Demylinating Syndrome

Headache : Migraine, tension, cluster, headache from intracranial hypertension, intractable headache nonspecific

Mononeuropathy (single/multiplex)

Movement disorder - most common is Chorea

Myasthenia Gravis

Myelopathy

Neuropathy - Cranial

Plexopathy

Polyneuropathy

Seizures and Seizure disorders

Acute Confusional State

Anxiety Disorder

Cognitive Dysfunction

Mood disorders

Psychosis

The Neuropsychiatric manifestations of SLE are varied and may be classified as primary neurologic & psychiatric disease. Primary (e.g. related to direct involvement of the central nervous system), and secondary disease (e.g. related to complications of the disease and it's treatment). The latter are much more common and can be produced by a variety of mechanisms
(Lily's pinned post above on NP/CNS Lupus}

You'll see that 'dementia' isn't mentioned


There are several forms of dementia as a disease, diagnosis depends on what the symptoms are, test findings and expert evaluation.

Some sorts of CNS lupus symptoms such as acute confusional state or cognitive dysfunction might seem like symptoms of dementia but the doctors would have to decide what the cause is to determine treatment. In the same way as they have to decide if psychiatric type presentations are due to psychiatric illness or lupus. Or if certain symptoms are due to MS or APS for example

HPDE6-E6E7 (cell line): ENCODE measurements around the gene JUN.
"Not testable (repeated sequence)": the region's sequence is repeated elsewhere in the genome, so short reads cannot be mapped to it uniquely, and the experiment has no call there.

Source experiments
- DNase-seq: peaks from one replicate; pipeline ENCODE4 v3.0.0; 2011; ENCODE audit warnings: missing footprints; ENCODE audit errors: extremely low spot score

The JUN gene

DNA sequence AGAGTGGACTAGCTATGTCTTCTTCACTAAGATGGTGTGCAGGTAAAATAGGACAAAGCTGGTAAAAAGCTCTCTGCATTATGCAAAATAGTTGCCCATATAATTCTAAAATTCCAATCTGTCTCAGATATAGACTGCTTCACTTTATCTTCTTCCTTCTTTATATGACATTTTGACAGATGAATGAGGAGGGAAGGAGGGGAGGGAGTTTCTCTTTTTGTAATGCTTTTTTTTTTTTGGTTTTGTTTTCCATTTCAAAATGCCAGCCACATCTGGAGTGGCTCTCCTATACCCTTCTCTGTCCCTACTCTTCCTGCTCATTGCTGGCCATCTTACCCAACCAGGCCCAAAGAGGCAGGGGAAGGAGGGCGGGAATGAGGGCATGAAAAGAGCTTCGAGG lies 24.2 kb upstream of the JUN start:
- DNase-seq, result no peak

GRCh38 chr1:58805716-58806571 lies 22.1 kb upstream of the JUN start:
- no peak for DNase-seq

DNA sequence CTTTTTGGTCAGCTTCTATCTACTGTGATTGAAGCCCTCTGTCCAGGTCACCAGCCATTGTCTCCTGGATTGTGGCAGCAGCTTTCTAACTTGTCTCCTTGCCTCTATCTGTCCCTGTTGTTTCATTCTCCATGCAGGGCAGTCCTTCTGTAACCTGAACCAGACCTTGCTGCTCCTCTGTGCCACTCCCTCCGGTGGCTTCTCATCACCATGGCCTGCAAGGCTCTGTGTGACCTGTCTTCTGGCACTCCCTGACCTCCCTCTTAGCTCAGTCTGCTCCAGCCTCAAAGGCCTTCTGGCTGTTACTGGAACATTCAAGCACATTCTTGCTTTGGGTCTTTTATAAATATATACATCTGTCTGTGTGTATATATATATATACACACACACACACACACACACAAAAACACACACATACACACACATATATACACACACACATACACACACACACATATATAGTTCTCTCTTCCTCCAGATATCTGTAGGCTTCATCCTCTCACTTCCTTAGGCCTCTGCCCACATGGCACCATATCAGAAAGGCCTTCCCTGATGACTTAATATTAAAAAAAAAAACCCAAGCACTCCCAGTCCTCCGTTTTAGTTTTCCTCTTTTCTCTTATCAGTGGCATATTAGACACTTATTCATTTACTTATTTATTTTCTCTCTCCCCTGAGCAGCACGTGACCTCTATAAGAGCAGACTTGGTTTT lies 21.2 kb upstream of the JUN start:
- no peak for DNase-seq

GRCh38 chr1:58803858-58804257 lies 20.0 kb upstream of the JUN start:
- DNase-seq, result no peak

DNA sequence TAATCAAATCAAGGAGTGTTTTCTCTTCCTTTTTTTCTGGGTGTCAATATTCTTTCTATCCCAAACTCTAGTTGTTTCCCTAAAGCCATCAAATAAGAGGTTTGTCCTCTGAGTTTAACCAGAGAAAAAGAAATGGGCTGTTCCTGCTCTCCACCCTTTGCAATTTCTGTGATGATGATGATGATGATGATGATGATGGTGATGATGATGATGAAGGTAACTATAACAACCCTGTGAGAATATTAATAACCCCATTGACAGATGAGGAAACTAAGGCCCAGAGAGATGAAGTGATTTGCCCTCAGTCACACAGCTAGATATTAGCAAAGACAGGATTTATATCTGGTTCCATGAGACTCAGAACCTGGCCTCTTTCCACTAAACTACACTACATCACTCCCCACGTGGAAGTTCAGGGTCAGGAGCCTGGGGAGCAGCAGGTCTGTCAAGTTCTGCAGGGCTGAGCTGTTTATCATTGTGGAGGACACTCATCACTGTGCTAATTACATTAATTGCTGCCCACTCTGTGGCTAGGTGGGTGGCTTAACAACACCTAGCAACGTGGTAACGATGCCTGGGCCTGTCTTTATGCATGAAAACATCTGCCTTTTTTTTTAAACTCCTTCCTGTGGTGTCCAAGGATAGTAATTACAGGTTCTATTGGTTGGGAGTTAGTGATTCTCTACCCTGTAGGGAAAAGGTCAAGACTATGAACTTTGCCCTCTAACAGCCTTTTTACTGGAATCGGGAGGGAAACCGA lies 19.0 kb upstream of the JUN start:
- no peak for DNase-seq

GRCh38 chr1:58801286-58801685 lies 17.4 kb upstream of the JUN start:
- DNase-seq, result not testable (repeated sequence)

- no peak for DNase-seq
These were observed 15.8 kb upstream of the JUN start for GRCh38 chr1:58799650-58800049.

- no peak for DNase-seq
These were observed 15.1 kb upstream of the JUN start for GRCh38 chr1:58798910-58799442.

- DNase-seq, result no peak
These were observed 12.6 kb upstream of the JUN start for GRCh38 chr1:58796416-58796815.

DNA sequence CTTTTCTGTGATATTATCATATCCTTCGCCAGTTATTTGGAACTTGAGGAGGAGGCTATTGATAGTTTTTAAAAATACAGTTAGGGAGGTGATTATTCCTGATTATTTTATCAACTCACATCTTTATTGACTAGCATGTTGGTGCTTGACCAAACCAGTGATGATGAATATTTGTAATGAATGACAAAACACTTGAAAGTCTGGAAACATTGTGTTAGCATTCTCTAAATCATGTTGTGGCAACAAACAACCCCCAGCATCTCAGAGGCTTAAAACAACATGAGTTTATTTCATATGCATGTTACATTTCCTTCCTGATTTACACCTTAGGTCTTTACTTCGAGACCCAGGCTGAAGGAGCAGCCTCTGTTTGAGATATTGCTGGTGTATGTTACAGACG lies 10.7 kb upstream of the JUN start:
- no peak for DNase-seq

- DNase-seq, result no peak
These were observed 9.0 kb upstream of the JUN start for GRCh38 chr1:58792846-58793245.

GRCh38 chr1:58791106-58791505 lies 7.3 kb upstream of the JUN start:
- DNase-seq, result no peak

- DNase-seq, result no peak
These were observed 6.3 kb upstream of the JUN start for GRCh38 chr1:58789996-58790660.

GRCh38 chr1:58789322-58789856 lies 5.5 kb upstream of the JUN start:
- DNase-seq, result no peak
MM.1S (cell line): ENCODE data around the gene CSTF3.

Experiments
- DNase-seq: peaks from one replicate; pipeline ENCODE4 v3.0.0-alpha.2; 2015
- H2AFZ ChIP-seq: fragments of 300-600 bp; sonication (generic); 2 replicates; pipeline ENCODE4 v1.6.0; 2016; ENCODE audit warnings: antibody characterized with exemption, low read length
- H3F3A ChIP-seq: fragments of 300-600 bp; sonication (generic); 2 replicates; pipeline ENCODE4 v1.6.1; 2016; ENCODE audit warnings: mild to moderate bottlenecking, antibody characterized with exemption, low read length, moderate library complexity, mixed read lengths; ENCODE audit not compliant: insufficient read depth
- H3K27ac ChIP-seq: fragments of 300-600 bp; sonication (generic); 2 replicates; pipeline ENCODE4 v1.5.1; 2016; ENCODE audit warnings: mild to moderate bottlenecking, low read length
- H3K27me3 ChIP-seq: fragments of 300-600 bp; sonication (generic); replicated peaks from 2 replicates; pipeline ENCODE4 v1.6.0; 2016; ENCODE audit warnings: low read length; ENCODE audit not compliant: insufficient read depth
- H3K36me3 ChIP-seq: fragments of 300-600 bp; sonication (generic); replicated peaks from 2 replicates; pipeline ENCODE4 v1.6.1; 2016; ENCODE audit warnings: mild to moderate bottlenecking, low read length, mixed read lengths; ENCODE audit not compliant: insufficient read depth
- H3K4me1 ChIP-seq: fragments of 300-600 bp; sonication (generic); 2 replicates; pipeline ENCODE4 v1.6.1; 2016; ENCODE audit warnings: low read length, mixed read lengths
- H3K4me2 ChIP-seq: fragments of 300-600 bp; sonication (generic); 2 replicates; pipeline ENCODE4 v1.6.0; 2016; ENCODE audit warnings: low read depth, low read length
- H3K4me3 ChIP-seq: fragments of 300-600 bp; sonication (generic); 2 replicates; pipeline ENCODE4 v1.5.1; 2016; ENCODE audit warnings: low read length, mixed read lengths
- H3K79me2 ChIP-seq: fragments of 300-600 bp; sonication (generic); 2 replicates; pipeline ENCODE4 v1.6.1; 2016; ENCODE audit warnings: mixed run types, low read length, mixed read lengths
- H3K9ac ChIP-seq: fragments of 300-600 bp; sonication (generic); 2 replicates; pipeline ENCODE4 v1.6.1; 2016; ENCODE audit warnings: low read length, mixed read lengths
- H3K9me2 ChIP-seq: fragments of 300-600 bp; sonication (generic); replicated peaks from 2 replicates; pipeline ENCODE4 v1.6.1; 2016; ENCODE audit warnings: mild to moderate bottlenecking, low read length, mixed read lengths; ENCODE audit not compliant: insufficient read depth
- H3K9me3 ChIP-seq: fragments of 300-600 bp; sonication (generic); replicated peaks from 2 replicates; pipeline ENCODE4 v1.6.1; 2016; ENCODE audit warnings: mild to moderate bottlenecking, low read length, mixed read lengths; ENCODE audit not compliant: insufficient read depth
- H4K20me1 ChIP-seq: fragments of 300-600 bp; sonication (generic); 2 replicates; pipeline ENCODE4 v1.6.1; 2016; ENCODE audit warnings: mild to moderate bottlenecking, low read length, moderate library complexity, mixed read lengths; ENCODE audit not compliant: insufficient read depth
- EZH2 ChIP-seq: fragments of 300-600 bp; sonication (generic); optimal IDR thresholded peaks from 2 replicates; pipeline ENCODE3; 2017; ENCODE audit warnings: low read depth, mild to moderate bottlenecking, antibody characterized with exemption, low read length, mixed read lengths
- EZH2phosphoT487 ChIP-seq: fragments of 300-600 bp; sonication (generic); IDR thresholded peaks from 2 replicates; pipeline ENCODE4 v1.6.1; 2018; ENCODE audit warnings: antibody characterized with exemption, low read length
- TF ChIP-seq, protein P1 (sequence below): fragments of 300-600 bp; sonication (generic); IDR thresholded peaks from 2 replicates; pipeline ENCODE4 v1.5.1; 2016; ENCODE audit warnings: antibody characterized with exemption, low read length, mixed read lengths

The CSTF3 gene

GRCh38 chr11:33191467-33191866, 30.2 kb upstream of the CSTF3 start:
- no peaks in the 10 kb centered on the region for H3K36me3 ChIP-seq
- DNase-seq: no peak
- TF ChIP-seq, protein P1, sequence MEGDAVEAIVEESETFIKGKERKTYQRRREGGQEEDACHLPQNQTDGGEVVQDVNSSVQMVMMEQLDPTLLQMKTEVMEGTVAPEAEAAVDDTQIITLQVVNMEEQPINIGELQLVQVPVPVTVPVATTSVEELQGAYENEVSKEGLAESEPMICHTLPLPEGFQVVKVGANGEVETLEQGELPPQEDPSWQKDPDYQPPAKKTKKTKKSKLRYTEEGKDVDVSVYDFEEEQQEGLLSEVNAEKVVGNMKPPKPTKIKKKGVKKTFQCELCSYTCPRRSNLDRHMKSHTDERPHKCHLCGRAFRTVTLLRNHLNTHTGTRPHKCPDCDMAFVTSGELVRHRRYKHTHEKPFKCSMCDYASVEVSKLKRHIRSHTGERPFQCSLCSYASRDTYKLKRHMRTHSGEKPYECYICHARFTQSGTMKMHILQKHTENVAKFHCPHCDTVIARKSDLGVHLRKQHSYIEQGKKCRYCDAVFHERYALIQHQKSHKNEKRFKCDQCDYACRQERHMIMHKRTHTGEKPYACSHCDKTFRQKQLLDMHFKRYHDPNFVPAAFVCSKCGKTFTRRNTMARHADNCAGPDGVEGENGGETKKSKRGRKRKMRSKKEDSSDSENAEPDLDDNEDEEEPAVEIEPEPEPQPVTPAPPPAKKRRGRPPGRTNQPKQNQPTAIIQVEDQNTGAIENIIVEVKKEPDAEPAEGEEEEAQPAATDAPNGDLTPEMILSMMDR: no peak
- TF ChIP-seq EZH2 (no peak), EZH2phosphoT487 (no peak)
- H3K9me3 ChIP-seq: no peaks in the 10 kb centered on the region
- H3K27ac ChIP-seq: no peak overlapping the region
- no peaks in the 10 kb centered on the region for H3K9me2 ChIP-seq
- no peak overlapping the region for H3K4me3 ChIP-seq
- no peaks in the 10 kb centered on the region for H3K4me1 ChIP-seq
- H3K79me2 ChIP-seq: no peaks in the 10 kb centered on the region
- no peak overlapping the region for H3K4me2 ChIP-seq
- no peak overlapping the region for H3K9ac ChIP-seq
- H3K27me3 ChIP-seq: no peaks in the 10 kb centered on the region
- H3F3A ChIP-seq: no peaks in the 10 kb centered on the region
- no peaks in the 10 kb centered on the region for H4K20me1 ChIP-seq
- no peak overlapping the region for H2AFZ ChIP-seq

There are other reasons for demented states as a symptom such as untreated anemia.

:)

Clare
 

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I looked up vascular dementia and was interested to see that among the lab tests for diagnosis is

Lab Studies


  • Laboratory tests should be performed to rule out other causes of dementia. These tests should routinely include a CBC count, erythrocyte sedimentation rate, glucose level, renal and liver function tests, serologic tests for syphilis, vitamin B-12 and red blood cell folate levels, and thyroid function tests.
  • In selected patients, optional tests include HIV serology testing, lupus anticoagulant testing, antiphospholipid antibody testing, antinuclear antibody testing, and antineutrophil cytoplasmic antibody testing
http://www.emedicine.com/MED/topic3150.htm

It is all very complicated !

Clare
 

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Discussion Starter #7
hi ladies..
Clare thanks for all that and yes its very complicated...

I do have cns lupus,i have Aps and also vasculitus...

the reason i asked about the dementia is because a cousin of mine has had four strokes...commenting on how alike we are with symptoms forgeting sentances the list is endless i am now told hes been dx with Vascular dementia...all a bit scary and close to home.. x x x
 

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Bless. chris dont let your mind run away with its self, you could make your self bad,

Lin xxx:there:
 

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Discussion Starter #9
arr rhanks lin...you know me to well x x x x